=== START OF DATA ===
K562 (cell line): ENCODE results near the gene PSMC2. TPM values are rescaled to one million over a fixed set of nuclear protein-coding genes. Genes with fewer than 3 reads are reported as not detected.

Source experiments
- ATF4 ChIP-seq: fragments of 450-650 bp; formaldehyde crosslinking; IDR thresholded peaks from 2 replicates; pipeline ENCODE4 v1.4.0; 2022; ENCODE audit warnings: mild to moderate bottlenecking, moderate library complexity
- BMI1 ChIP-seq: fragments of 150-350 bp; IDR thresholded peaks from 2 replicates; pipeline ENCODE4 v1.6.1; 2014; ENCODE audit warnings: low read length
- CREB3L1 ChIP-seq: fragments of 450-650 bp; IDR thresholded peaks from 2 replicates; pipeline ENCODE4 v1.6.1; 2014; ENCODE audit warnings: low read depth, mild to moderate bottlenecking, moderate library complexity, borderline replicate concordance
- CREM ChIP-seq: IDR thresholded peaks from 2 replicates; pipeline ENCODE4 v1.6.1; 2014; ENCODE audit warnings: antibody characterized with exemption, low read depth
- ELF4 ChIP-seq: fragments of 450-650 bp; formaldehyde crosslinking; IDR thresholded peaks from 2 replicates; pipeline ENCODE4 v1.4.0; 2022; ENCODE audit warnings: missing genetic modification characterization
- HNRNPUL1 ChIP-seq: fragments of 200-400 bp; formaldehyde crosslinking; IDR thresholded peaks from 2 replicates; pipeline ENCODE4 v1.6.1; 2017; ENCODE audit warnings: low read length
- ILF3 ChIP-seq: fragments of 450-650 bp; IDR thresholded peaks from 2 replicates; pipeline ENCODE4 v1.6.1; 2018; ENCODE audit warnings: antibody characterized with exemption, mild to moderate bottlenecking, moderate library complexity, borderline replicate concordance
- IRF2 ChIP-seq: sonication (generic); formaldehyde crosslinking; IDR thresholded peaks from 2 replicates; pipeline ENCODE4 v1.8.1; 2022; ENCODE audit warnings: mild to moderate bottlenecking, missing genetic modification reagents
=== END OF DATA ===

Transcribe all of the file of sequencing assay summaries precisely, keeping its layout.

K562 (cell line): ENCODE results near the gene PSMC2. TPM values are rescaled to one million over a fixed set of nuclear protein-coding genes. Genes with fewer than 3 reads are reported as not detected.

Source experiments
- ATF4 ChIP-seq: fragments of 450-650 bp; formaldehyde crosslinking; IDR thresholded peaks from 2 replicates; pipeline ENCODE4 v1.4.0; 2022; ENCODE audit warnings: mild to moderate bottlenecking, moderate library complexity
- BMI1 ChIP-seq: fragments of 150-350 bp; IDR thresholded peaks from 2 replicates; pipeline ENCODE4 v1.6.1; 2014; ENCODE audit warnings: low read length
- CREB3L1 ChIP-seq: fragments of 450-650 bp; IDR thresholded peaks from 2 replicates; pipeline ENCODE4 v1.6.1; 2014; ENCODE audit warnings: low read depth, mild to moderate bottlenecking, moderate library complexity, borderline replicate concordance
- CREM ChIP-seq: IDR thresholded peaks from 2 replicates; pipeline ENCODE4 v1.6.1; 2014; ENCODE audit warnings: antibody characterized with exemption, low read depth
- ELF4 ChIP-seq: fragments of 450-650 bp; formaldehyde crosslinking; IDR thresholded peaks from 2 replicates; pipeline ENCODE4 v1.4.0; 2022; ENCODE audit warnings: missing genetic modification characterization
- HNRNPUL1 ChIP-seq: fragments of 200-400 bp; formaldehyde crosslinking; IDR thresholded peaks from 2 replicates; pipeline ENCODE4 v1.6.1; 2017; ENCODE audit warnings: low read length
- ILF3 ChIP-seq: fragments of 450-650 bp; IDR thresholded peaks from 2 replicates; pipeline ENCODE4 v1.6.1; 2018; ENCODE audit warnings: antibody characterized with exemption, mild to moderate bottlenecking, moderate library complexity, borderline replicate concordance
- IRF2 ChIP-seq: sonication (generic); formaldehyde crosslinking; IDR thresholded peaks from 2 replicates; pipeline ENCODE4 v1.8.1; 2022; ENCODE audit warnings: mild to moderate bottlenecking, missing genetic modification reagents